Duchesneau, the former head of Quebec's anti-collusion squad, told the Charbonneau commission that he warned Tremblay about certain people in his administration.
At a press conference on Thursday, Tremblay said he was never warned about specific people.
"If he has names, I challenge him today – give the names. Make them public. I have nothing to hide," Tremblay told reporters.
"For the past five years, I've identified people and criminal accusations have been tabled in the different courts. If he has names, if he says he gave me the names, which he did not do, why doesn't he say [them]?"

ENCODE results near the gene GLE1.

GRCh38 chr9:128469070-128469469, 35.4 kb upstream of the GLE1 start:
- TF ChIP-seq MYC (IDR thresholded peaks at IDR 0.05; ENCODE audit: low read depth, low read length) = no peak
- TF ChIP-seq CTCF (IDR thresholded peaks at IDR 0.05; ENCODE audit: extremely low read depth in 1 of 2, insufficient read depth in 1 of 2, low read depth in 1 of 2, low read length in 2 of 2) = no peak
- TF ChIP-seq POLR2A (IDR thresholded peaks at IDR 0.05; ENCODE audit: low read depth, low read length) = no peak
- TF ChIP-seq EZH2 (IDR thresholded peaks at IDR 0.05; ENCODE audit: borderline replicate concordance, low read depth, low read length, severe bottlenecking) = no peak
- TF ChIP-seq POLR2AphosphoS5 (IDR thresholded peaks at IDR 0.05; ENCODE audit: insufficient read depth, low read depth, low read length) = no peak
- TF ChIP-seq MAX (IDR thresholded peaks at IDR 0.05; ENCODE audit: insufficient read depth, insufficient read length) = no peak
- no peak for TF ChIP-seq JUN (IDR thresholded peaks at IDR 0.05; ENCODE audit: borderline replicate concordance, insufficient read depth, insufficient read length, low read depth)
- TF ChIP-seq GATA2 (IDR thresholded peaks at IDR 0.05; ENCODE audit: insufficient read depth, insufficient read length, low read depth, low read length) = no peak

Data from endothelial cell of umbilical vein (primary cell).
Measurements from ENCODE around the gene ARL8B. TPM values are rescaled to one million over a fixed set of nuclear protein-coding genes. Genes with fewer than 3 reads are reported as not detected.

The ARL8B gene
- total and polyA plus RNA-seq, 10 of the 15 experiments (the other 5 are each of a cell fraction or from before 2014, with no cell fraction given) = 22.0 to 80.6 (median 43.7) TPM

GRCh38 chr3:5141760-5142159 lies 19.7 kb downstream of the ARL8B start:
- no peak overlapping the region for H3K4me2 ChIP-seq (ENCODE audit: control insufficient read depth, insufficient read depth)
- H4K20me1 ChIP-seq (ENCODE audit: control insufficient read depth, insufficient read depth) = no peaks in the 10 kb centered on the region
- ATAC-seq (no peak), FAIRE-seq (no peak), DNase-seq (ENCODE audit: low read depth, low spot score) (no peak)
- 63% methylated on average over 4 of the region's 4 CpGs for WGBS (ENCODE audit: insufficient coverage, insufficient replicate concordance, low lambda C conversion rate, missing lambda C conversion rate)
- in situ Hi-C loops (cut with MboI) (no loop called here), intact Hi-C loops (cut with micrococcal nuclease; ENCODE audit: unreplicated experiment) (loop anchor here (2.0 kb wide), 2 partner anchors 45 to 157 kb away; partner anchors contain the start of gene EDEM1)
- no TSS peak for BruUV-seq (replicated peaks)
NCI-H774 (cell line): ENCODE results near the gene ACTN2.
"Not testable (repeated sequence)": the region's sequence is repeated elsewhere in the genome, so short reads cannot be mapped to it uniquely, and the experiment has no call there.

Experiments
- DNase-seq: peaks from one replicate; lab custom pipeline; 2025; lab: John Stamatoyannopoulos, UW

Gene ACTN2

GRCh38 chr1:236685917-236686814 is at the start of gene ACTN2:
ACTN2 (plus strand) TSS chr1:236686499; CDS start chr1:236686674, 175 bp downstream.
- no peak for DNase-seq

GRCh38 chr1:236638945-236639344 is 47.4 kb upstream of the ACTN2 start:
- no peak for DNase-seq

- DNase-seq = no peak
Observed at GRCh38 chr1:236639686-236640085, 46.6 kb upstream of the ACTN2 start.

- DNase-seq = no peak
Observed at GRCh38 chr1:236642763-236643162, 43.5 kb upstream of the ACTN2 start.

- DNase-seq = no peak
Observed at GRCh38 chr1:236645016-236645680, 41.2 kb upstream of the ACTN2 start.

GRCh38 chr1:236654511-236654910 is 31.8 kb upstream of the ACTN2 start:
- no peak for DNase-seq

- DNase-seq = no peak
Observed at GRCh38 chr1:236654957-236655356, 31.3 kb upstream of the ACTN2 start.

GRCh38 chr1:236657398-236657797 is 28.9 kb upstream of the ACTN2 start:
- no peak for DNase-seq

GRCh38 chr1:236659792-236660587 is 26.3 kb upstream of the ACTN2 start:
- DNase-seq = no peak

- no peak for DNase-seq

Tremblay said he has no plans to on taking legal action against Duchesneau.
"All I'm asking is to retract what he said, and as a result of that to recognize publicly that we're allies. We have the same objective, we have the same cause, we want to shed the light on all these allegations of collusion and corruption," said Tremblay.
Duchesneau has made headlines by claiming that provincial political parties are awash in dirty money — with up to 70 per cent of their cash raised illegally.
Earlier this month before the Charbonneau commission, Duchesneau and two ex-colleagues were also grilled over the evidence to back up their bold assertions.
The questioning became so fierce at one point that the presiding judge cautioned other lawyers to avoid aggressive cross-examinations.